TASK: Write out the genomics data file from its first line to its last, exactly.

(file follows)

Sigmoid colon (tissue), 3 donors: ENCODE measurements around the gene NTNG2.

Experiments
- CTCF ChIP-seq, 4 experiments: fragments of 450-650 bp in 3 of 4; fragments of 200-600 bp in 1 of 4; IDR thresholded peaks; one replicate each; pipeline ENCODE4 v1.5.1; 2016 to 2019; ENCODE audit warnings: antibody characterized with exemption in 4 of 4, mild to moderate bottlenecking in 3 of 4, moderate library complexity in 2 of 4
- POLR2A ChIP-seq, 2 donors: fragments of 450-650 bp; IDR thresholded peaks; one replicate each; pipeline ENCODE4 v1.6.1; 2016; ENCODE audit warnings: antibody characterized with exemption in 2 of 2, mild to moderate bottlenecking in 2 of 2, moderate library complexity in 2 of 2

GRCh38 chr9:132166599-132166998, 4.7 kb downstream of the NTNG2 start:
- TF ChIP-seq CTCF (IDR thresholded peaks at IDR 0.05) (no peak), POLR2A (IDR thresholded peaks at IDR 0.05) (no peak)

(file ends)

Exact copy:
Sigmoid colon (tissue), 3 donors: ENCODE measurements around the gene NTNG2.

Experiments
- CTCF ChIP-seq, 4 experiments: fragments of 450-650 bp in 3 of 4; fragments of 200-600 bp in 1 of 4; IDR thresholded peaks; one replicate each; pipeline ENCODE4 v1.5.1; 2016 to 2019; ENCODE audit warnings: antibody characterized with exemption in 4 of 4, mild to moderate bottlenecking in 3 of 4, moderate library complexity in 2 of 4
- POLR2A ChIP-seq, 2 donors: fragments of 450-650 bp; IDR thresholded peaks; one replicate each; pipeline ENCODE4 v1.6.1; 2016; ENCODE audit warnings: antibody characterized with exemption in 2 of 2, mild to moderate bottlenecking in 2 of 2, moderate library complexity in 2 of 2

GRCh38 chr9:132166599-132166998, 4.7 kb downstream of the NTNG2 start:
- TF ChIP-seq CTCF (IDR thresholded peaks at IDR 0.05) (no peak), POLR2A (IDR thresholded peaks at IDR 0.05) (no peak)